Pub Date: April 1, 1979

ISBN: 081541224X

Page Count: 515

Publisher: Simon & Schuster

Review Posted Online: May 22, 2012

Kirkus Reviews Issue: April 1, 1979

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KILLERS OF THE FLOWER MOON

THE OSAGE MURDERS AND THE BIRTH OF THE FBI

Dogged original research and superb narrative skills come together in this gripping account of pitiless evil.

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Greed, depravity, and serial murder in 1920s Oklahoma.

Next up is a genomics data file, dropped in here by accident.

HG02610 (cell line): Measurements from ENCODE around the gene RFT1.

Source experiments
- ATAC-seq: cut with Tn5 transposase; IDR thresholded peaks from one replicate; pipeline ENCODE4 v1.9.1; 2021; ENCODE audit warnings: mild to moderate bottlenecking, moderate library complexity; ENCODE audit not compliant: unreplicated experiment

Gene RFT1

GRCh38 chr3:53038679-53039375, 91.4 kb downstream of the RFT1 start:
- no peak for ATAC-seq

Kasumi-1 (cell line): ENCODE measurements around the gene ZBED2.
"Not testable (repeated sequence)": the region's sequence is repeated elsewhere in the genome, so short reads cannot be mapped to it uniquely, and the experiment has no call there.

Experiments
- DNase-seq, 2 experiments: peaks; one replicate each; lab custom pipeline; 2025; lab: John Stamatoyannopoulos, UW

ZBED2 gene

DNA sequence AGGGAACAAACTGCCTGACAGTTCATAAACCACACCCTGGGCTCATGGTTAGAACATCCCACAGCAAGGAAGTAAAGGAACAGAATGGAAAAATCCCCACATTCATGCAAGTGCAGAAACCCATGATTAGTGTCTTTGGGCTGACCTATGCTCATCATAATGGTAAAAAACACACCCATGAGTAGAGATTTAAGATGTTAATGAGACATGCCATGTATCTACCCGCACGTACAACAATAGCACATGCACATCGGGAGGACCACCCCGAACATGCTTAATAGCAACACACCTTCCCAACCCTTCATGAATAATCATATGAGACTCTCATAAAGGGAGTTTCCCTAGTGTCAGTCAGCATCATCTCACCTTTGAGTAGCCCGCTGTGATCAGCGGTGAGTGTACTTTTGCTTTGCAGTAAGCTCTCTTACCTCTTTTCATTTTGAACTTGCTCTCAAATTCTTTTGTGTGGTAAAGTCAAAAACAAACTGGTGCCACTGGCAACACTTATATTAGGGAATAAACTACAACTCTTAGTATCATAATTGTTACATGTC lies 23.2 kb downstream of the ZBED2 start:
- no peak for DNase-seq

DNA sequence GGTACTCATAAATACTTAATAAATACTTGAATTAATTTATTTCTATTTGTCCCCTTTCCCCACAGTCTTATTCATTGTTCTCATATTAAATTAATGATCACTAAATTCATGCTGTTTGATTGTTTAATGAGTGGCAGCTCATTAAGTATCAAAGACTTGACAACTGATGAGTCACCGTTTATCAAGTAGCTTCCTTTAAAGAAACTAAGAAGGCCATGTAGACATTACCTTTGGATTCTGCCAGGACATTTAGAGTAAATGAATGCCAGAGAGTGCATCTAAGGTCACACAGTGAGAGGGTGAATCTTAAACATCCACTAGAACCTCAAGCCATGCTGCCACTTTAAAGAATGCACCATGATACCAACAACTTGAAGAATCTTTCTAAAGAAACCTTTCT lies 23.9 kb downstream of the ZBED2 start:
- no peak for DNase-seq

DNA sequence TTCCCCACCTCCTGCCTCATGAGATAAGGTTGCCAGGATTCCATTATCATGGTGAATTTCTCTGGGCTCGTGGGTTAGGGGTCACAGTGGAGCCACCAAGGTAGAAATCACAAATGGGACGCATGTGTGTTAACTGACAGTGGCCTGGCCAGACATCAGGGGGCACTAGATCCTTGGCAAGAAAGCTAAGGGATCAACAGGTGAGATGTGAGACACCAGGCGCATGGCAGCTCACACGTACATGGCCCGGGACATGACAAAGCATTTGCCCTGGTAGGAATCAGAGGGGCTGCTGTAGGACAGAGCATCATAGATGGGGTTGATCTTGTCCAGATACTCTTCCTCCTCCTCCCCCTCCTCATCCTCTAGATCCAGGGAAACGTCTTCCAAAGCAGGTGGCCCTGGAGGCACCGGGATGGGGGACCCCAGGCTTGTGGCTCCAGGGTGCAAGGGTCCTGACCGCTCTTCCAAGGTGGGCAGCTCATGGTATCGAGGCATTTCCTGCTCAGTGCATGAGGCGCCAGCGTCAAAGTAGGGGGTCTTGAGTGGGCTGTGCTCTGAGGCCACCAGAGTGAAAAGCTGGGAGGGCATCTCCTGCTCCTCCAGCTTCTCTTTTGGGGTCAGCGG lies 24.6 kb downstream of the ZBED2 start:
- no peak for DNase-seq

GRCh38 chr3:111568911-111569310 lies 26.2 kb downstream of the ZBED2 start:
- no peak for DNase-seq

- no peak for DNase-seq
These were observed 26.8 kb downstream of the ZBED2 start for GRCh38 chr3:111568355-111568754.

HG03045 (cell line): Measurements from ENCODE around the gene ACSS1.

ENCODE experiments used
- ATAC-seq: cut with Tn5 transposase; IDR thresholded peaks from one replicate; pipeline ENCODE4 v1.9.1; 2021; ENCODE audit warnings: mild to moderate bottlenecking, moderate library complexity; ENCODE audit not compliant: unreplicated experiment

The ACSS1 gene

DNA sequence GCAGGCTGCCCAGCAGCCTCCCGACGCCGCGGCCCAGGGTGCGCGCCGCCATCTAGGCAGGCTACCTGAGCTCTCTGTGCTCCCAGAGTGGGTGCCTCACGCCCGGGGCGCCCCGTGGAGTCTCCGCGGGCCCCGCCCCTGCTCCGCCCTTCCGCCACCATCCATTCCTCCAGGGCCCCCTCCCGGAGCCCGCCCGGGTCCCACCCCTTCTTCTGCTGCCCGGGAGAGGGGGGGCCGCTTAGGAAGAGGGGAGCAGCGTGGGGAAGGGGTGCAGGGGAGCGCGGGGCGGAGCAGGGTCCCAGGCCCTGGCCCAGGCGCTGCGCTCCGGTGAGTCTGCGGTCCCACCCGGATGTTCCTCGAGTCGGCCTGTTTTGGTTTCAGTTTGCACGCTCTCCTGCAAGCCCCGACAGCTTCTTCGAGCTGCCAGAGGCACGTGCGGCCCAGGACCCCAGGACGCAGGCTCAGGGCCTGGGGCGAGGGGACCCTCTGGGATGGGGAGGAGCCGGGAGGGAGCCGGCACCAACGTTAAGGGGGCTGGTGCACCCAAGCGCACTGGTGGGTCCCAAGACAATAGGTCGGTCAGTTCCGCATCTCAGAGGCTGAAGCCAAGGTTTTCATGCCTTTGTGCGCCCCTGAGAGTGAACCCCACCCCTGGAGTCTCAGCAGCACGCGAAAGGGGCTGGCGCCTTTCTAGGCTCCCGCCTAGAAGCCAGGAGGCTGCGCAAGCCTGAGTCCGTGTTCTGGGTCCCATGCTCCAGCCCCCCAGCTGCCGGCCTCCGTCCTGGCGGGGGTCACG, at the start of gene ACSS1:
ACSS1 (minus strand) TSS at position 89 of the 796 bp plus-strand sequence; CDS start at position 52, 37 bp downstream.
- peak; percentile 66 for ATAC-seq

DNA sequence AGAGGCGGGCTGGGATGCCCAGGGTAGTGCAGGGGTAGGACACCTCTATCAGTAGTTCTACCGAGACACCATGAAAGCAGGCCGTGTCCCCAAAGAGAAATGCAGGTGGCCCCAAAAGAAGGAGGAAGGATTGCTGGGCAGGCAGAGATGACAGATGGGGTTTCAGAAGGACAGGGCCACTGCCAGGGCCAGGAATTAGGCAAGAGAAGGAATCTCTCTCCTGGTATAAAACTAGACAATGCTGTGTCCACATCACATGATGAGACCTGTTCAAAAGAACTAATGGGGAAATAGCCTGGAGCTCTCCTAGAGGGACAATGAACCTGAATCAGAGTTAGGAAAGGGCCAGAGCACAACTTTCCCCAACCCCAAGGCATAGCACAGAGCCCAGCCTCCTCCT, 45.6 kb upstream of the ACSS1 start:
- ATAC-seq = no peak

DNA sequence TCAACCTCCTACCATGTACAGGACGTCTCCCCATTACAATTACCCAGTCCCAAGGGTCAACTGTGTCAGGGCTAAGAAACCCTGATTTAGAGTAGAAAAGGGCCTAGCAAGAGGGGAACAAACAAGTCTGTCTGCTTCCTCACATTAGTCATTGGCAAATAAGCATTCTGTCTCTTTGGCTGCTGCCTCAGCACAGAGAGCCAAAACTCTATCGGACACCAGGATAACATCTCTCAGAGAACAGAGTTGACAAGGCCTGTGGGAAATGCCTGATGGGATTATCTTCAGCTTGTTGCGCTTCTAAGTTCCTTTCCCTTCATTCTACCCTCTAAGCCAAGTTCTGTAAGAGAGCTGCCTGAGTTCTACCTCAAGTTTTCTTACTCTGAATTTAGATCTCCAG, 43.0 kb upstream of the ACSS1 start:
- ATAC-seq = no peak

During that time, enrolled members of the Osage Indian nation were among the wealthiest people per capita in the world. The rich oil fields beneath their reservation brought millions of dollars into the tribe annually, distributed to tribal members holding "headrights" that could not be bought or sold but only inherited. This vast wealth attracted the attention of unscrupulous whites who found ways to divert it to themselves by marrying Osage women or by having Osage declared legally incompetent so the whites could fleece them through the administration of their estates. For some, however, these deceptive tactics were not enough, and a plague of violent death—by shooting, poison, orchestrated automobile accident, and bombing—began to decimate the Osage in what they came to call the "Reign of Terror." Corrupt and incompetent law enforcement and judicial systems ensured that the perpetrators were never found or punished until the young J. Edgar Hoover saw cracking these cases as a means of burnishing the reputation of the newly professionalized FBI. Bestselling New Yorker staff writer Grann (The Devil and Sherlock Holmes: Tales of Murder, Madness, and Obsession, 2010, etc.) follows Special Agent Tom White and his assistants as they track the killers of one extended Osage family through a closed local culture of greed, bigotry, and lies in pursuit of protection for the survivors and justice for the dead. But he doesn't stop there; relying almost entirely on primary and unpublished sources, the author goes on to expose a web of conspiracy and corruption that extended far wider than even the FBI ever suspected. This page-turner surges forward with the pacing of a true-crime thriller, elevated by Grann's crisp and evocative prose and enhanced by dozens of period photographs.